These are striking ideas. The 'life-worn once-man' too, and the whole stanza about him.

I tend to agree that you could shorten this poem, but it would mean losing the ten-line stanza pattern. There are lines that maybe could be considered for the chop - 'I am hunted...stares', leaving the sharp image of prey and hungry animal to stand alone; possibly the stanza on 'commoditised sex' is artificially filled out to the ten lines, with 'the phoney farce of/simulated passion' which is fairly obvious; and maybe a couple of lines in the middle of the stanza beginning 'The deserted streets'. But I wonder if it's worth it to end up with a poem in irregular sections instead of regular stanzas?

Just one more thing - at the end, is it the old vagrants who are wandering Count Draculas, or is it personified Old Age or Death? The metaphor of 'sharp-toothed counts' is potentially as strong as any other in the poem, but it doesn't quite come off for me.


Zettel at 15:53 on 12 April 2006  Report this post
Thanks James - as ever thought provoking. I was conscious of this as needing more work. Your comments with the others gives me a fix on that and should help.




I have cut and focused this.


steve_laycock at 01:46 on 16 April 2006  Report this post
I'm going to read it again in the morning, but at this time of night after how much I've drunk this is bloody great!!

I know a drunk guy isn't always a great critic of meaning, but i tend to pick up on the accoustics of poems at this time of night and this sounds brilliant. Very fluid, lucid, with a driving rhythm that carries the weaker images, while the strong ones (mostly the first two verses (especially the second) and the ending) are brought into a wonderful moody tone by the beat.

I really like it

Zettel at 15:05 on 16 April 2006  Report this post
Keep drinking Steve - music to my ears.



NinaLara at 17:12 on 16 April 2006  Report this post
This is stronger and more focused! It does seem to flow better and the images jump out and grab me more than before. Great reworking.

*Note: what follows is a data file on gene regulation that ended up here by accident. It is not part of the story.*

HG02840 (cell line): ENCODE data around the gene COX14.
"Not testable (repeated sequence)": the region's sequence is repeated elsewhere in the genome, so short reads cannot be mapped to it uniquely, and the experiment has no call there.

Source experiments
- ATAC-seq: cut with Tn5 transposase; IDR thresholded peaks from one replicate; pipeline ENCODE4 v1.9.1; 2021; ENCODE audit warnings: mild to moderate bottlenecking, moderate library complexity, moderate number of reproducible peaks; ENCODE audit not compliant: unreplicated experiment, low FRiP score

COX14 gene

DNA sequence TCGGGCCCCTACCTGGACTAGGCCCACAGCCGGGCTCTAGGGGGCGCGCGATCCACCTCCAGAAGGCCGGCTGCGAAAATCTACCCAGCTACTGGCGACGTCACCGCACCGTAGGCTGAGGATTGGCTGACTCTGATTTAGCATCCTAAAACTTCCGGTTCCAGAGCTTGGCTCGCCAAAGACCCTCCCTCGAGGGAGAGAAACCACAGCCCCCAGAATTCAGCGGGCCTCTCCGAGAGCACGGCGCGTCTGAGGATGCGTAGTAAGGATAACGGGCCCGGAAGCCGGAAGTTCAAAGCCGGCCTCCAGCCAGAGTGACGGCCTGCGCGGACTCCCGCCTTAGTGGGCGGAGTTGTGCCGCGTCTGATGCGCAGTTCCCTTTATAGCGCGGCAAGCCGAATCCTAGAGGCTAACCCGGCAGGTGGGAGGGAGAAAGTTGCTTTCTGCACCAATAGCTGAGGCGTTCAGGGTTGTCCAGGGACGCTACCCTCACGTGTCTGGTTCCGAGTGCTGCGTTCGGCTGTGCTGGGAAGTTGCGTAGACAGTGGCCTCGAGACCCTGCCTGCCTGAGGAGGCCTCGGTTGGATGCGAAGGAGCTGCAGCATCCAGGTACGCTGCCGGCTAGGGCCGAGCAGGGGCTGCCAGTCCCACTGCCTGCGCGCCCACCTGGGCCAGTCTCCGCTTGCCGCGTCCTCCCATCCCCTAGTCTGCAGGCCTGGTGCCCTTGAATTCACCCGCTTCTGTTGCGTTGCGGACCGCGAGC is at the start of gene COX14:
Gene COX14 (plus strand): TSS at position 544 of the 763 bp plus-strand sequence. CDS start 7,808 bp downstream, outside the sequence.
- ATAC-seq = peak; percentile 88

Just a couple of things ... do you think you need recriminatory at the end of the first stanza? I think 'rain-cold stares' says it all. 'Thanking God's grace, him not me' doesn't quite do it for me .... which may well be personal. I think this is the weakest point of the poem.

Zettel at 18:16 on 16 April 2006  Report this post
Thanks Nina

God's grace reference is - there but for the grace of God go I. The same thought always comes to mind wheneve I see a beggar of any age etc especially in London where the the obscene affluence within which this poverty persists hits hard. Recrimatory I guess because there in a sense one feels guilty about these circumstances yet helpless too. Everything conspires to render all the street-dwellers not just the old ones - invisible. The old ones just hit hardest because one feels they have no choices left - this is where it ends.

Thanks for the comments


steve_laycock at 00:38 on 17 April 2006  Report this post
Wow, yeah, it's even better sobre. It really reminds me of some of Bob Dylan's stuff - I'm doing an essay on him at the moment and i read this last night with Masters of War on in the background - it fits the rhythm really well.

I really love:

"rheum-eyed wraiths
hunted and haunted
by neon glares
return rain-cold
recriminatory stares"


"Rag-huddled in cold
a life-worn once-man
in foetal embrace
protects his flame"


"scurrying guilt